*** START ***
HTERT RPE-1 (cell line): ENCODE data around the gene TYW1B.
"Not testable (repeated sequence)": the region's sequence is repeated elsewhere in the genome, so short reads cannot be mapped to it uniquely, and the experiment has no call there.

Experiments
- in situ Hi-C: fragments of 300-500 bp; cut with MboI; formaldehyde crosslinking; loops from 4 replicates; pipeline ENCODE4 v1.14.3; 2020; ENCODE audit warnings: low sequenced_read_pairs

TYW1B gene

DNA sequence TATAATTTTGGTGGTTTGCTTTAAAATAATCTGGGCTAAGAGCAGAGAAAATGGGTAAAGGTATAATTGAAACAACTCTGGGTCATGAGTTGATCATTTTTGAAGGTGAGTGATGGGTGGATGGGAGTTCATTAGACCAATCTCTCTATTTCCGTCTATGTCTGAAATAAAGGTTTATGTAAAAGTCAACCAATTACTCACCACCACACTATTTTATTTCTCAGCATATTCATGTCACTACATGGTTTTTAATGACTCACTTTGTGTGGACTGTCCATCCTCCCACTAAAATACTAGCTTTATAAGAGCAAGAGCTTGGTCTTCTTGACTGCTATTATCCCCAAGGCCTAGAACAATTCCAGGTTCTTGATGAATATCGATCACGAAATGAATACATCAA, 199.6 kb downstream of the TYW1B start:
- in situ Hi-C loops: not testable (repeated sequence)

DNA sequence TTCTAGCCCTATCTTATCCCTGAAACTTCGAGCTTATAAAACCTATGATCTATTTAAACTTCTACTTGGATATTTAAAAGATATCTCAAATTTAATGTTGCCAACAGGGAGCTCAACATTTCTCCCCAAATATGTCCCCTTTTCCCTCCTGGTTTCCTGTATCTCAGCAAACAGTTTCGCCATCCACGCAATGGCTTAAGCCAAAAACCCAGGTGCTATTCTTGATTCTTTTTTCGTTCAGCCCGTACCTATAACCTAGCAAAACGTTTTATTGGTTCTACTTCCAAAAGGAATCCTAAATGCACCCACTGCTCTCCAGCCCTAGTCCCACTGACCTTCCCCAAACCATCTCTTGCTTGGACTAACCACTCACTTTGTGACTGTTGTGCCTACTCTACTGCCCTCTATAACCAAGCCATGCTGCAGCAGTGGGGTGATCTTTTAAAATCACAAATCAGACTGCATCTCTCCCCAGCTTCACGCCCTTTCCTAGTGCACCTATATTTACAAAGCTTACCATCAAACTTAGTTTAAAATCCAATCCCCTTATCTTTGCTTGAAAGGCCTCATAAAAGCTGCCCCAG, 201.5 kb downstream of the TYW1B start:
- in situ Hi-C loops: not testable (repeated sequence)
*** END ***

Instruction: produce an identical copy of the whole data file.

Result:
HTERT RPE-1 (cell line): ENCODE data around the gene TYW1B.
"Not testable (repeated sequence)": the region's sequence is repeated elsewhere in the genome, so short reads cannot be mapped to it uniquely, and the experiment has no call there.

Experiments
- in situ Hi-C: fragments of 300-500 bp; cut with MboI; formaldehyde crosslinking; loops from 4 replicates; pipeline ENCODE4 v1.14.3; 2020; ENCODE audit warnings: low sequenced_read_pairs

TYW1B gene

DNA sequence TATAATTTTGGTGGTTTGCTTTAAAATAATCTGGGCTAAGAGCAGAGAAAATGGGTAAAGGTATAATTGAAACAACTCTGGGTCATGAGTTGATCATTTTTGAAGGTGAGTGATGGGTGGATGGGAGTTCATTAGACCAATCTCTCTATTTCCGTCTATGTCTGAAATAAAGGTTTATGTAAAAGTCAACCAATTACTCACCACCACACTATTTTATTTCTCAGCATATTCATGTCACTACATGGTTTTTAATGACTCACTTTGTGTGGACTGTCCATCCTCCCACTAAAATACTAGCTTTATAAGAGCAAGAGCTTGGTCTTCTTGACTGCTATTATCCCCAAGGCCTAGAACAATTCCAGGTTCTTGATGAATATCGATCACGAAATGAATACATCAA, 199.6 kb downstream of the TYW1B start:
- in situ Hi-C loops: not testable (repeated sequence)

DNA sequence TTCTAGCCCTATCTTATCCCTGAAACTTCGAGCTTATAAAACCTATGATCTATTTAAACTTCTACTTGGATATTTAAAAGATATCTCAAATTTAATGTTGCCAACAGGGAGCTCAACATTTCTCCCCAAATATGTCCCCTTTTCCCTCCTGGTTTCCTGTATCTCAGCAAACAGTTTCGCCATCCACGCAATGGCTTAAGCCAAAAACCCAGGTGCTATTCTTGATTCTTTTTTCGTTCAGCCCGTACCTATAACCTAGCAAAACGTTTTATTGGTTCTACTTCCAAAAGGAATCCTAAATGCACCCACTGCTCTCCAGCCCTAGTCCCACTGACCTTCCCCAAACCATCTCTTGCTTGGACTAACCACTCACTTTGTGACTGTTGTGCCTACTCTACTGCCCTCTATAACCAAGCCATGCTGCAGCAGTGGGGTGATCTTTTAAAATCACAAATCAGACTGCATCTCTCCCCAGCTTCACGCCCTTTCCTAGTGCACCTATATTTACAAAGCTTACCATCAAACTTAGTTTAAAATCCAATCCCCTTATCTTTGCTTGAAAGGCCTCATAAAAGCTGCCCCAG, 201.5 kb downstream of the TYW1B start:
- in situ Hi-C loops: not testable (repeated sequence)